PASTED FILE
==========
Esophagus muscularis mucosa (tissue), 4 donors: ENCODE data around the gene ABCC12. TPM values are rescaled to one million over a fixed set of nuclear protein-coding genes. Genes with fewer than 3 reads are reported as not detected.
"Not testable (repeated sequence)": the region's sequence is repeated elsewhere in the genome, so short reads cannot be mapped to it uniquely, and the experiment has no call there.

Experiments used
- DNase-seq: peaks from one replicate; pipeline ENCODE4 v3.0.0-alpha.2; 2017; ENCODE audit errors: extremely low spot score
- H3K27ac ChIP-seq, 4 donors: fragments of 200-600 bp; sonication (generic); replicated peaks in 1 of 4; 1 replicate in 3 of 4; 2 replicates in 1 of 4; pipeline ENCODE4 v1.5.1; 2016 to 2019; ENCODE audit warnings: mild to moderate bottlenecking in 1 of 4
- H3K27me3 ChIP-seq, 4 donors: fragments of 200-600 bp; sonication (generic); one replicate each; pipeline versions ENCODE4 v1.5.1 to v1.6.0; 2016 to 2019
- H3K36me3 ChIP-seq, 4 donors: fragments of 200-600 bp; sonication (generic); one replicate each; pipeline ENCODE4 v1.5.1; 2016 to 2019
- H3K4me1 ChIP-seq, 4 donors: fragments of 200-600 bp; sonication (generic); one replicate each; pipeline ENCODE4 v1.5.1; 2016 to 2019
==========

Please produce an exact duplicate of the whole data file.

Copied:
Esophagus muscularis mucosa (tissue), 4 donors: ENCODE data around the gene ABCC12. TPM values are rescaled to one million over a fixed set of nuclear protein-coding genes. Genes with fewer than 3 reads are reported as not detected.
"Not testable (repeated sequence)": the region's sequence is repeated elsewhere in the genome, so short reads cannot be mapped to it uniquely, and the experiment has no call there.

Experiments used
- DNase-seq: peaks from one replicate; pipeline ENCODE4 v3.0.0-alpha.2; 2017; ENCODE audit errors: extremely low spot score
- H3K27ac ChIP-seq, 4 donors: fragments of 200-600 bp; sonication (generic); replicated peaks in 1 of 4; 1 replicate in 3 of 4; 2 replicates in 1 of 4; pipeline ENCODE4 v1.5.1; 2016 to 2019; ENCODE audit warnings: mild to moderate bottlenecking in 1 of 4
- H3K27me3 ChIP-seq, 4 donors: fragments of 200-600 bp; sonication (generic); one replicate each; pipeline versions ENCODE4 v1.5.1 to v1.6.0; 2016 to 2019
- H3K36me3 ChIP-seq, 4 donors: fragments of 200-600 bp; sonication (generic); one replicate each; pipeline ENCODE4 v1.5.1; 2016 to 2019
- H3K4me1 ChIP-seq, 4 donors: fragments of 200-600 bp; sonication (generic); one replicate each; pipeline ENCODE4 v1.5.1; 2016 to 2019